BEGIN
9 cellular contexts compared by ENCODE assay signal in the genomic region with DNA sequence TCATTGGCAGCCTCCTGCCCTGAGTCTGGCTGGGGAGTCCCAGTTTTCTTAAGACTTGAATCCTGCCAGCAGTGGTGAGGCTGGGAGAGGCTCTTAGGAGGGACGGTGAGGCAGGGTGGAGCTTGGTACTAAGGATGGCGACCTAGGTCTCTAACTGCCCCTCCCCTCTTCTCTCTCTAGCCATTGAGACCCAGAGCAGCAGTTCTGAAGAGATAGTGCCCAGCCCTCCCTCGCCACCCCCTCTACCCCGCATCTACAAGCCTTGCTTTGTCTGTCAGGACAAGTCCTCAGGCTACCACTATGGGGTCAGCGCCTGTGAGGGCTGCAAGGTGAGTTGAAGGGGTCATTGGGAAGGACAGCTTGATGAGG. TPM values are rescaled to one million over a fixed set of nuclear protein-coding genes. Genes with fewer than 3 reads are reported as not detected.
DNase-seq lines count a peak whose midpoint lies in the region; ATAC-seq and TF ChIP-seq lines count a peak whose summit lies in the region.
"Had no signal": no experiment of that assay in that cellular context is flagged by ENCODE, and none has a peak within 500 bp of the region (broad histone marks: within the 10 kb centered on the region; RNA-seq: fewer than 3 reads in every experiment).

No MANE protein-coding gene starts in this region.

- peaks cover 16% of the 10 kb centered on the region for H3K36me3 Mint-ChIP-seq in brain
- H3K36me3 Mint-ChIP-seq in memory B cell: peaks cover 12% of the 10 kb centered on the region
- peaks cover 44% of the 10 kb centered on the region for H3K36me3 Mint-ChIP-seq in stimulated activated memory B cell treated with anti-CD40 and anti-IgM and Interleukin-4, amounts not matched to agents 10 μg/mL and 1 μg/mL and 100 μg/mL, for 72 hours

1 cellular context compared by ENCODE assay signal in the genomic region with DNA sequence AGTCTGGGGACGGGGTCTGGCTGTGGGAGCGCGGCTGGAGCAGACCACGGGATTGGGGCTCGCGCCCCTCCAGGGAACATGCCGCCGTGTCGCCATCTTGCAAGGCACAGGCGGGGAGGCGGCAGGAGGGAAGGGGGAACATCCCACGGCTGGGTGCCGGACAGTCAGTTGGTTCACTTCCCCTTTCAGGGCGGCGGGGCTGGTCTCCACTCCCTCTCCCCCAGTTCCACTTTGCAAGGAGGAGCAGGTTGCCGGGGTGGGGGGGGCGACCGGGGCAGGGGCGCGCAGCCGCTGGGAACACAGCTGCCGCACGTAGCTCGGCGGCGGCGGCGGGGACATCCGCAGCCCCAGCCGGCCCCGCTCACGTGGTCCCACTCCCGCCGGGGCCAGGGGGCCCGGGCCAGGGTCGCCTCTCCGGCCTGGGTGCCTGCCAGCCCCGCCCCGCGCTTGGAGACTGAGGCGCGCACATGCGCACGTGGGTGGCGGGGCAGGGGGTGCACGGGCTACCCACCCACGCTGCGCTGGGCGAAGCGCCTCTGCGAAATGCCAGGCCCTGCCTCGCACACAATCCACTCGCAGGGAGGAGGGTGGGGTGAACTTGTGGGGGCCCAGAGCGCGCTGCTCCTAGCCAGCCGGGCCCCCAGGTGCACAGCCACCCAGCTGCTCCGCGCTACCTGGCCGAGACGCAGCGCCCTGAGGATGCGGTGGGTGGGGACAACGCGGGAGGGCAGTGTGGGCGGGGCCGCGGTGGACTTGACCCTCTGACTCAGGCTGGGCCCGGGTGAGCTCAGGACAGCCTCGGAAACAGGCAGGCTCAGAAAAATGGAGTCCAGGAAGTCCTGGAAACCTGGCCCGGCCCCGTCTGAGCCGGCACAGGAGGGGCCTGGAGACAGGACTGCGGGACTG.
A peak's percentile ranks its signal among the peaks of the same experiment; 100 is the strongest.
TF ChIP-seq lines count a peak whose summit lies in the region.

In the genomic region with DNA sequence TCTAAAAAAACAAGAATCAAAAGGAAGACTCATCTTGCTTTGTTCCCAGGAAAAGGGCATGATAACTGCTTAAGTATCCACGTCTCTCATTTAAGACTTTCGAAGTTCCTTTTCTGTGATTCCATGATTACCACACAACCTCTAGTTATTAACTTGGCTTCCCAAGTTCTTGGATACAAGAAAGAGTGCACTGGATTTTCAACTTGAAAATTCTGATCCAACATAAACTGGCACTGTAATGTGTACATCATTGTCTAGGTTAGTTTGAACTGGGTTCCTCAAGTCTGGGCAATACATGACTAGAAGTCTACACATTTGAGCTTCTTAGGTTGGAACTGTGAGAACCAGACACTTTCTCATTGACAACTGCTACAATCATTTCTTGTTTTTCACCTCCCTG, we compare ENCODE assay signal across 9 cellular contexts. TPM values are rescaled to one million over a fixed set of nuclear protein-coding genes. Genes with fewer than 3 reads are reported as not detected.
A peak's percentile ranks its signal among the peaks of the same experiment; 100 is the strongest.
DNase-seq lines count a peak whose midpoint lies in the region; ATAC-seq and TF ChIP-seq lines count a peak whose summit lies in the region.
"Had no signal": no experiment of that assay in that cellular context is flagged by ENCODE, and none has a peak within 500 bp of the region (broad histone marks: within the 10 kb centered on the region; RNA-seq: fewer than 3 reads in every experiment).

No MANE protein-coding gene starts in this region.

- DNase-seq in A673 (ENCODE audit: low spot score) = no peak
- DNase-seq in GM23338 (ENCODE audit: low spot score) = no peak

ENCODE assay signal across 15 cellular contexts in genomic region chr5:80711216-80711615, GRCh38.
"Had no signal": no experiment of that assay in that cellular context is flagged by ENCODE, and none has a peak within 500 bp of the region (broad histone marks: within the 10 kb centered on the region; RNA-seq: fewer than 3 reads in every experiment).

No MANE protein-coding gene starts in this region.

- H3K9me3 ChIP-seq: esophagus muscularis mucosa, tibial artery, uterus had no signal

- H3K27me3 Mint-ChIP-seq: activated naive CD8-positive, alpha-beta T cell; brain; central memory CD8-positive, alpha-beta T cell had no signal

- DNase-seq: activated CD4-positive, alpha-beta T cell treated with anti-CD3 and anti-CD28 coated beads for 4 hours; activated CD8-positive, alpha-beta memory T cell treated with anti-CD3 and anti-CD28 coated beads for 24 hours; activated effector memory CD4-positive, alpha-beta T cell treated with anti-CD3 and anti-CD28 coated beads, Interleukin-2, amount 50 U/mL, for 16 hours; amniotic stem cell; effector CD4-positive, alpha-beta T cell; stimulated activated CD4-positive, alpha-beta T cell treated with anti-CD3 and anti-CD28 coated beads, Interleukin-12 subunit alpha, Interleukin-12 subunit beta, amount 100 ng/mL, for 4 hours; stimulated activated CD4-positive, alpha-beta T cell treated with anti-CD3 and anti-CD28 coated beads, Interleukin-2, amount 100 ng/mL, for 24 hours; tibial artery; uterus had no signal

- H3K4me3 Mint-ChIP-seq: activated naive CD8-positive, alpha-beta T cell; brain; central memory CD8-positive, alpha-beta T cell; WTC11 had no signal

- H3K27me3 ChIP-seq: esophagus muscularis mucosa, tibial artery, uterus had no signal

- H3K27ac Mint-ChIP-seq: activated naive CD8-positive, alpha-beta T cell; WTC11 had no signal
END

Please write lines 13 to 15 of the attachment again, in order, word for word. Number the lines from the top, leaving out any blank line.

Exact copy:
DNase-seq lines count a peak whose midpoint lies in the region; ATAC-seq and TF ChIP-seq lines count a peak whose summit lies in the region.
"Had no signal": no experiment of that assay in that cellular context is flagged by ENCODE, and none has a peak within 500 bp of the region (broad histone marks: within the 10 kb centered on the region; RNA-seq: fewer than 3 reads in every experiment).

No MANE protein-coding gene starts in this region.